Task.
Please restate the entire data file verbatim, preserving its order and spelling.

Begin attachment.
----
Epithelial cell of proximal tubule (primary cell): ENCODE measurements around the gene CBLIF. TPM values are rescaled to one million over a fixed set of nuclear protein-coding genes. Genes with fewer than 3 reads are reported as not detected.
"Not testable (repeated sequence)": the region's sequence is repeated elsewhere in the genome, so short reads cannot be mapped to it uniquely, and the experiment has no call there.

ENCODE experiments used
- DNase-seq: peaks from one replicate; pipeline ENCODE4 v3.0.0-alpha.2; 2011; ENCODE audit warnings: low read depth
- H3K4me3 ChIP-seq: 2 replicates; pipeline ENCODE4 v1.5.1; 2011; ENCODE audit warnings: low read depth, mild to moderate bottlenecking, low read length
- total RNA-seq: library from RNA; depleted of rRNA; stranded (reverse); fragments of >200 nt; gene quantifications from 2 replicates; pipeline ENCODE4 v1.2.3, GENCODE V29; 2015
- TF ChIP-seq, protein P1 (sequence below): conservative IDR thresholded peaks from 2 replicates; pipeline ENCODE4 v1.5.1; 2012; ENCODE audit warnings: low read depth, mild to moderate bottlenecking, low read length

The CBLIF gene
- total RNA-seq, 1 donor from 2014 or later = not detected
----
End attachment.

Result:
Epithelial cell of proximal tubule (primary cell): ENCODE measurements around the gene CBLIF. TPM values are rescaled to one million over a fixed set of nuclear protein-coding genes. Genes with fewer than 3 reads are reported as not detected.
"Not testable (repeated sequence)": the region's sequence is repeated elsewhere in the genome, so short reads cannot be mapped to it uniquely, and the experiment has no call there.

ENCODE experiments used
- DNase-seq: peaks from one replicate; pipeline ENCODE4 v3.0.0-alpha.2; 2011; ENCODE audit warnings: low read depth
- H3K4me3 ChIP-seq: 2 replicates; pipeline ENCODE4 v1.5.1; 2011; ENCODE audit warnings: low read depth, mild to moderate bottlenecking, low read length
- total RNA-seq: library from RNA; depleted of rRNA; stranded (reverse); fragments of >200 nt; gene quantifications from 2 replicates; pipeline ENCODE4 v1.2.3, GENCODE V29; 2015
- TF ChIP-seq, protein P1 (sequence below): conservative IDR thresholded peaks from 2 replicates; pipeline ENCODE4 v1.5.1; 2012; ENCODE audit warnings: low read depth, mild to moderate bottlenecking, low read length

The CBLIF gene
- total RNA-seq, 1 donor from 2014 or later = not detected